Eating large amounts of red meat may double young women's breast cancer risk, a study suggests.
Eating too much meat has been linked to bowel cancer
US researchers writing in Archives of Internal Medicine looked at over 90,000 pre-menopausal women.
Having one-and-a-half servings of red meat per day almost doubled the risk of hormone receptor-positive breast cancer compared to three or fewer per week.
UK cancer experts said animals in the UK were not given growth hormones which are used for US animals.
Researchers from Brigham and Women's Hospital and Harvard Medical School in Boston studied women who were part of the Nurses' Health Study II from 1989 to 2003.
The women filled out questionnaires in 1991, 1995 and 1999, on which they recorded how often they regularly consumed more than 130 different foods and beverages.
A portion of meat was defined as beef, pork or lamb as a main dish, in a sandwich or eating a hamburger, bacon, hot-dogs or other processed meat as part of a meal.
Every two years, they reported whether or not they had developed breast cancer. Cases were confirmed through hospital records and pathology reports.
The researchers also looked at the whether the women's tumours were fuelled by the hormones oestrogen or progesterone.
By the end of the study, 1,021 women had developed breast cancer.
There were 512 cases of cancers which were oestrogen and progesterone-receptor positive, 167 that were negative, 110 with mixed status and 232 with unknown status.
Public health implications
When the researchers looked at meat intake and cancer risk, it was found that women who ate more than one-and-a-half servings of red meat per day had almost double the risk of hormone receptor-positive breast cancer compared with those who ate three or fewer servings per week.
Writing in Archives of Internal Medicine, the researchers led by Dr Eunyoung Cho, said: "Several biological mechanisms may explain the positive association between red meat intake and hormone receptor-positive breast cancer risk.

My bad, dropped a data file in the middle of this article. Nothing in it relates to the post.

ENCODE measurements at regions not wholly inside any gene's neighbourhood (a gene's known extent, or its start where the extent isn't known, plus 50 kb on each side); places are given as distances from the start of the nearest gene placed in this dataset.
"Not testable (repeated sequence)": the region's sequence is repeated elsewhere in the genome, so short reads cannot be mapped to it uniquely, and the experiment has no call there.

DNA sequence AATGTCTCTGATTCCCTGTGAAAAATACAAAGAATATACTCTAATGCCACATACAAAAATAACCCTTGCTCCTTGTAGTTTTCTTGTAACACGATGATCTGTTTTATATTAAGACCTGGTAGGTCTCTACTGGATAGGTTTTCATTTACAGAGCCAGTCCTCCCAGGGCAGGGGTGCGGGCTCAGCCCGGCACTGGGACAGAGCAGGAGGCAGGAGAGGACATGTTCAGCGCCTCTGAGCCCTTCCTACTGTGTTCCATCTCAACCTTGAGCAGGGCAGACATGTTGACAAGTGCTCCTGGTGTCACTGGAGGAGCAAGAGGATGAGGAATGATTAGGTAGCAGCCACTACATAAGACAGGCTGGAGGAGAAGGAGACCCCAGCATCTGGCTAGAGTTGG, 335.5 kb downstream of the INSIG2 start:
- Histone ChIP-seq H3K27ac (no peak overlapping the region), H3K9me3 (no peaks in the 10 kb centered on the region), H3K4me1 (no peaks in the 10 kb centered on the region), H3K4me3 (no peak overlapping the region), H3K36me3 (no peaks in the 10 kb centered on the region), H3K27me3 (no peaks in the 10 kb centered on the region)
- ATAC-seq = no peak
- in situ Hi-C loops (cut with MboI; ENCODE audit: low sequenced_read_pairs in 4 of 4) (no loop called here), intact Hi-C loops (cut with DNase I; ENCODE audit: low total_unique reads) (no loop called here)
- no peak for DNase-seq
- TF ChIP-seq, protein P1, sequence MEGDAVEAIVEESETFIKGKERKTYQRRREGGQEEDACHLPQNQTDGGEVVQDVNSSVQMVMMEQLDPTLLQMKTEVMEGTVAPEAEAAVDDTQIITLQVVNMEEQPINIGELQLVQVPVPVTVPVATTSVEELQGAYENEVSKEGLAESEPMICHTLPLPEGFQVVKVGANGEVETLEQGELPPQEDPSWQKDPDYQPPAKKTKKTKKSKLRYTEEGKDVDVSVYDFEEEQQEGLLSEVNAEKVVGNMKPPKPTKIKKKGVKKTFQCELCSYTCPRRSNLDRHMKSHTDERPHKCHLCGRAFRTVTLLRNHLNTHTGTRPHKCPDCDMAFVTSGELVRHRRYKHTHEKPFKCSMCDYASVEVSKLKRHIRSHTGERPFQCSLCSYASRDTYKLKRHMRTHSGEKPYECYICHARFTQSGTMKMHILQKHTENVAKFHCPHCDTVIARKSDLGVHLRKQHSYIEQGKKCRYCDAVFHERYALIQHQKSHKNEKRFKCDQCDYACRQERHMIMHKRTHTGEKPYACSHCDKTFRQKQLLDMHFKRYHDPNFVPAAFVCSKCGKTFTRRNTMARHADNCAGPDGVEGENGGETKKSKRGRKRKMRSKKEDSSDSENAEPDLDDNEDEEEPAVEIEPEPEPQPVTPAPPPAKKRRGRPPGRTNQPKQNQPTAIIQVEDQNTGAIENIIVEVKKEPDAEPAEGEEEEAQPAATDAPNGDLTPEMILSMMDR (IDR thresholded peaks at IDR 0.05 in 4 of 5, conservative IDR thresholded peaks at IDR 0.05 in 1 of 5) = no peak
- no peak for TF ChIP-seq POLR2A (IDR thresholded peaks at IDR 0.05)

They say cooked and processed red meats have been shown to contain cancer-causing chemicals such as heterocyclic amines which are created during the cooking of red meat.
A second potential link is the growth hormones which are given to cattle in the US, although not in Europe.
The researchers also say red meat is a source of heme iron, which previous research has shown fuels the growth of oestrogen-induced tumours.
Dr Cho's team added: "Given that most of the risk factors for breast cancer are not easily modifiable, these findings have potential public health implications in preventing breast cancer and should be evaluated further."
Dr Sarah Rawlings, of the Breakthrough Breast Cancer charity, said: "Very little is known about diet and breast cancer risk because we eat a variety of foods and separating out the effect of an individual food is difficult."
She added: "Previous studies looking at red meat and breast cancer have been inconclusive.
"This study relied on women accurately recalling their diet over the past year and was carried out in the US where animals receive growth hormones not permitted in the EU.
And Maria Leadbeater, nurse specialist at Breast Cancer Care, added: "To date we are still a long way off fully determining the many and complex root causes of this disease and it is an area for further research.
"Further studies will need to be done to fully establish the exact nature of any link between a diet high in red meat and breast cancer.
"The benefits of eating a healthy and varied diet are well established and the biggest risk factors for breast cancer remain gender and increasing age."